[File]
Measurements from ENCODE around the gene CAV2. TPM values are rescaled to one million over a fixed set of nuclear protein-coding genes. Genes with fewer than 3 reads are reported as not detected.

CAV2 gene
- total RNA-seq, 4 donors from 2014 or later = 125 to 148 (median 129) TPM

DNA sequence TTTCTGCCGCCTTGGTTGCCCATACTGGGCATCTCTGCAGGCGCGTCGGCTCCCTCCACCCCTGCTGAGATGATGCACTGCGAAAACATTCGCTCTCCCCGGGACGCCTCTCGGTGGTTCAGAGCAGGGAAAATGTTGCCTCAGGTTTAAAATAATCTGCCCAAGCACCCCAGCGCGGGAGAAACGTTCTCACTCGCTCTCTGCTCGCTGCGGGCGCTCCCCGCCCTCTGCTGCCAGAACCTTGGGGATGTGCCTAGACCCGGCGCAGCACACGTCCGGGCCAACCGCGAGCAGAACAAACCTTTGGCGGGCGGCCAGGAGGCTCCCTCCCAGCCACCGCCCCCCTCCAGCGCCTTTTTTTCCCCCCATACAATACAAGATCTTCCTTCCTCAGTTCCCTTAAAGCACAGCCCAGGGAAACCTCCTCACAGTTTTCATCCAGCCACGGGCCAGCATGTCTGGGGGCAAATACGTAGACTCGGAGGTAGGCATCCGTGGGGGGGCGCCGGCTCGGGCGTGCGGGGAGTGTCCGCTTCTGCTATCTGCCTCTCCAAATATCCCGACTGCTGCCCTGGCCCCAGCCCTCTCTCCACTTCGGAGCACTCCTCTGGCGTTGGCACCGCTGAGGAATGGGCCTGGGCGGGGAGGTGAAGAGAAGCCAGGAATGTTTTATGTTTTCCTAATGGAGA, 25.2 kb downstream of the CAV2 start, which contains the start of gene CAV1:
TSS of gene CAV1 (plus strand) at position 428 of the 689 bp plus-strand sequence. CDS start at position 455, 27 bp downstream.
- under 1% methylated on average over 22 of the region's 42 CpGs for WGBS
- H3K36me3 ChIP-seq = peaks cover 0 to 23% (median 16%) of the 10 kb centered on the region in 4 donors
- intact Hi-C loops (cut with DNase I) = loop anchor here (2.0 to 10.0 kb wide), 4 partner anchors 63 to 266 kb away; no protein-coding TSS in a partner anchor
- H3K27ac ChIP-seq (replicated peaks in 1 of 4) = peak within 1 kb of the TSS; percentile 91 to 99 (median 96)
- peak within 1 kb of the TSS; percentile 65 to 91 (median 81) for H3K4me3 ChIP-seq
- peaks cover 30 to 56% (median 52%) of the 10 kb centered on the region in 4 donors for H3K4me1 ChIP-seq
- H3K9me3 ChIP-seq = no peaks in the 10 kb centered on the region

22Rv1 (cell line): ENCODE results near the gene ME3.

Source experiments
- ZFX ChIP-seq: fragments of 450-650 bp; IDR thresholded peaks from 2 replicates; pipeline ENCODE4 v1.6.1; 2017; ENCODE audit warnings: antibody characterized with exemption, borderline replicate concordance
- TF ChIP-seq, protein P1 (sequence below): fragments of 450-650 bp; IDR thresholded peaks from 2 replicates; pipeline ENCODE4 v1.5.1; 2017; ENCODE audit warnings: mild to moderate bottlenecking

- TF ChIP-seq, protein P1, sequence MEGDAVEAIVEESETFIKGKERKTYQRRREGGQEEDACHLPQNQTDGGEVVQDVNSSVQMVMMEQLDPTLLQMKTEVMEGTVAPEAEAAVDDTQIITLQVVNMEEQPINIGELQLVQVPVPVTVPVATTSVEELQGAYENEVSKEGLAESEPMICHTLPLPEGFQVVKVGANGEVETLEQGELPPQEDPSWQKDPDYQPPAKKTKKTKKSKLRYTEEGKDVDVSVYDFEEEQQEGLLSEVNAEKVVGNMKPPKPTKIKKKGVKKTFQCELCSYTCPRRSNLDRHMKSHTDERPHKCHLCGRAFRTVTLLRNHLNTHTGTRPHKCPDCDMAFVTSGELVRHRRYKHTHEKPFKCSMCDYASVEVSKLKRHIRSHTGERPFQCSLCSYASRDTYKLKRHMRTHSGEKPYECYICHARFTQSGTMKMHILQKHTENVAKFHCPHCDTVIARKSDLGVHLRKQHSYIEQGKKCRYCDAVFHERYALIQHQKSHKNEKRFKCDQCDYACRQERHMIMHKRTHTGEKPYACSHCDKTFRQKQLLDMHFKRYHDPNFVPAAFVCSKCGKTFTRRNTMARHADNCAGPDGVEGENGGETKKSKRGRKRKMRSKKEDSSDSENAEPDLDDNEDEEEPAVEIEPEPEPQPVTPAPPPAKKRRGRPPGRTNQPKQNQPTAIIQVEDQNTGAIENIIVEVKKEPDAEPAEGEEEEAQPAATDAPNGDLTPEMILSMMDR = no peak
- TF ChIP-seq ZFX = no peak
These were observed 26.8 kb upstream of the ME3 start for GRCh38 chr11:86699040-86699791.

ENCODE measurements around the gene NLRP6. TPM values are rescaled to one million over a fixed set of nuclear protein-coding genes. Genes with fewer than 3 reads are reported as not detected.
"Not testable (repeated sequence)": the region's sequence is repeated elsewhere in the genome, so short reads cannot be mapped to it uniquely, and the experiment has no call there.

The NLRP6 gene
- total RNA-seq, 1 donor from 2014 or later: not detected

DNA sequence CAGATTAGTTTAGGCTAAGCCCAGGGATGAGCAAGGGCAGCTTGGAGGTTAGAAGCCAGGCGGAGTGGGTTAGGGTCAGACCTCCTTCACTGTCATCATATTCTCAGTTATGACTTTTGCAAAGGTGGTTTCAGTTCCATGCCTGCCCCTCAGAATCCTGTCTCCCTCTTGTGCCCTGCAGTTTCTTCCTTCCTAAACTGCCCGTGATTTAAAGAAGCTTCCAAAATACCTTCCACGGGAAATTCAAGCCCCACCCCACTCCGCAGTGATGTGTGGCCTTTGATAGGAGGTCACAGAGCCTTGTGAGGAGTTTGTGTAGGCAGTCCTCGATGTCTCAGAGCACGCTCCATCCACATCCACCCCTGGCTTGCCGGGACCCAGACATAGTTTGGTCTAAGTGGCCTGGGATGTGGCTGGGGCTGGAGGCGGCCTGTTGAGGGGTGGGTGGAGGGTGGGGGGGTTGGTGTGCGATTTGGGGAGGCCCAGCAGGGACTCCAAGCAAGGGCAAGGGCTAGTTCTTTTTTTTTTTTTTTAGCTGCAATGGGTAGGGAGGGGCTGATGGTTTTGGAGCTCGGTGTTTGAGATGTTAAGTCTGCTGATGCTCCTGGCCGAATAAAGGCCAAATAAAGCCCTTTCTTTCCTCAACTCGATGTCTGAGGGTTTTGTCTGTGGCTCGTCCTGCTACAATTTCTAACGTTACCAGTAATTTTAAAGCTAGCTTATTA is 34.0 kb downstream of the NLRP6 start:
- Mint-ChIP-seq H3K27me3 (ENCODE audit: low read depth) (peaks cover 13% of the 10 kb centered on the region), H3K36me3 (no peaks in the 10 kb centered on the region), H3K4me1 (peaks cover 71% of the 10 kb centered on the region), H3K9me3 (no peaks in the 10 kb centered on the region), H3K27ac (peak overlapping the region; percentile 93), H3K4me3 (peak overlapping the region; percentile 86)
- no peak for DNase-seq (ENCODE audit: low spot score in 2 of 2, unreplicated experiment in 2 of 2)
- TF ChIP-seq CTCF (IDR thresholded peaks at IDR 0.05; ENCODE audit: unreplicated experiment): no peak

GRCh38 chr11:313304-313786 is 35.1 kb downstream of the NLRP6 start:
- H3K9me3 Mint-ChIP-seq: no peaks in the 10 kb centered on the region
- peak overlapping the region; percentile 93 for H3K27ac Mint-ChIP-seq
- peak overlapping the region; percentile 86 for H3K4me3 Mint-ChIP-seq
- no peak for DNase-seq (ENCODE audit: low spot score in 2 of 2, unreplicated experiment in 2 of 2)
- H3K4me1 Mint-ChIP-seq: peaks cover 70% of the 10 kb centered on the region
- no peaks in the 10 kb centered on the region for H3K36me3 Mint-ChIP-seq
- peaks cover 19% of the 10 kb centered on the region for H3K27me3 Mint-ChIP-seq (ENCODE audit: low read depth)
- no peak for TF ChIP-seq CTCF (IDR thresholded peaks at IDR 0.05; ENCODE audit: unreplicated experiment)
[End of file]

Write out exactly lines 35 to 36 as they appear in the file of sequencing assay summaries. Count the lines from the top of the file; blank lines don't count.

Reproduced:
- peaks cover 19% of the 10 kb centered on the region for H3K27me3 Mint-ChIP-seq (ENCODE audit: low read depth)
- no peak for TF ChIP-seq CTCF (IDR thresholded peaks at IDR 0.05; ENCODE audit: unreplicated experiment)